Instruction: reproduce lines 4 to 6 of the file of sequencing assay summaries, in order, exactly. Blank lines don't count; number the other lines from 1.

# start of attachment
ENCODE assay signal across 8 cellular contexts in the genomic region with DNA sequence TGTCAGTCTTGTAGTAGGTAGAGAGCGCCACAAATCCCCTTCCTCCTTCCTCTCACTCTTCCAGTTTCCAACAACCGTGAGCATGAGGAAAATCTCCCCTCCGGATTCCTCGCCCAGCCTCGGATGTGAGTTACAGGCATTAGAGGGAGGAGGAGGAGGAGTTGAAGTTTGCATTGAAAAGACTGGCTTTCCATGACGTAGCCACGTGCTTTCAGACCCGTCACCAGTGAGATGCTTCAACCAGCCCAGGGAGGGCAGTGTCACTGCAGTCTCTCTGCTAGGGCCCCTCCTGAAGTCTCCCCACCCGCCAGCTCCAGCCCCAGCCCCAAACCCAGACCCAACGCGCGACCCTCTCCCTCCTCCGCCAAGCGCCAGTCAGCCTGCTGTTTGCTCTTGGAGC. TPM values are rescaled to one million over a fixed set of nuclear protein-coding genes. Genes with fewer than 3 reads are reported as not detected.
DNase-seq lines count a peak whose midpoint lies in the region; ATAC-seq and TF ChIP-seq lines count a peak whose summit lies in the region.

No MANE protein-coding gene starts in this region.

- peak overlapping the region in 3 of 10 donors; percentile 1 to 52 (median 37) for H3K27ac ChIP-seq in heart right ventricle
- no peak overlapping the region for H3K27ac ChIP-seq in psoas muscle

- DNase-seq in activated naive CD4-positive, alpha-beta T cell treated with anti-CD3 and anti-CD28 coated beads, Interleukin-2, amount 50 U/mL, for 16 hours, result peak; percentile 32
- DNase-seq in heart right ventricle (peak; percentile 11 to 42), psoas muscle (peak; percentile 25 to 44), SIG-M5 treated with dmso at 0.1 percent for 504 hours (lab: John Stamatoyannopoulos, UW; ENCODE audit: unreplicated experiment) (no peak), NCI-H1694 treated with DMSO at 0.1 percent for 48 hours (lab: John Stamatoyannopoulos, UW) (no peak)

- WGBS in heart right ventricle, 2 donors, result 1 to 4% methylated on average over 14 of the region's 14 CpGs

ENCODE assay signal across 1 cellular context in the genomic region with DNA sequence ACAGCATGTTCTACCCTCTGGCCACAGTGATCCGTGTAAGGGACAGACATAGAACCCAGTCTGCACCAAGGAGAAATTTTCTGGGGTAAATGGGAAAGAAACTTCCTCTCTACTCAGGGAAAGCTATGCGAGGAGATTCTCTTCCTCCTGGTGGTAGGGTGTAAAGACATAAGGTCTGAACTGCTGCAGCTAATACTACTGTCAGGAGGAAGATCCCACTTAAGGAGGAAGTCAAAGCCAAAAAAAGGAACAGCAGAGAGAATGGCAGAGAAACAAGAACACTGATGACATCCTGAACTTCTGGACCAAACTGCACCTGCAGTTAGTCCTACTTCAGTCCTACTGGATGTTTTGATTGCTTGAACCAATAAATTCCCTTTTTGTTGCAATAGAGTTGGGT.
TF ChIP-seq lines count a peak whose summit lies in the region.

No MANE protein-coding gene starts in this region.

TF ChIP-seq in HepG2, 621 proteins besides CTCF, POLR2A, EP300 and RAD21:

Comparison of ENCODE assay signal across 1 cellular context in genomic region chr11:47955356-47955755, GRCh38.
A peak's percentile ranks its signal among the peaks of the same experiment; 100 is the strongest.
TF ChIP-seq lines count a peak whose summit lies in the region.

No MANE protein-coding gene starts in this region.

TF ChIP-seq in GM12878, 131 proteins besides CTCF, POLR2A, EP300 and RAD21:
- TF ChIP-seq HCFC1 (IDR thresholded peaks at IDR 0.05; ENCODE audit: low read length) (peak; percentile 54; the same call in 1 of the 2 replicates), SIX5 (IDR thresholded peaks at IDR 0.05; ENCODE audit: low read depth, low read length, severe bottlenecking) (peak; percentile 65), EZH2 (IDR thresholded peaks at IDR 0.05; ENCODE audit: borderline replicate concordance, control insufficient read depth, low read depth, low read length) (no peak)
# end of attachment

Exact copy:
- peak overlapping the region in 3 of 10 donors; percentile 1 to 52 (median 37) for H3K27ac ChIP-seq in heart right ventricle
- no peak overlapping the region for H3K27ac ChIP-seq in psoas muscle

- DNase-seq in activated naive CD4-positive, alpha-beta T cell treated with anti-CD3 and anti-CD28 coated beads, Interleukin-2, amount 50 U/mL, for 16 hours, result peak; percentile 32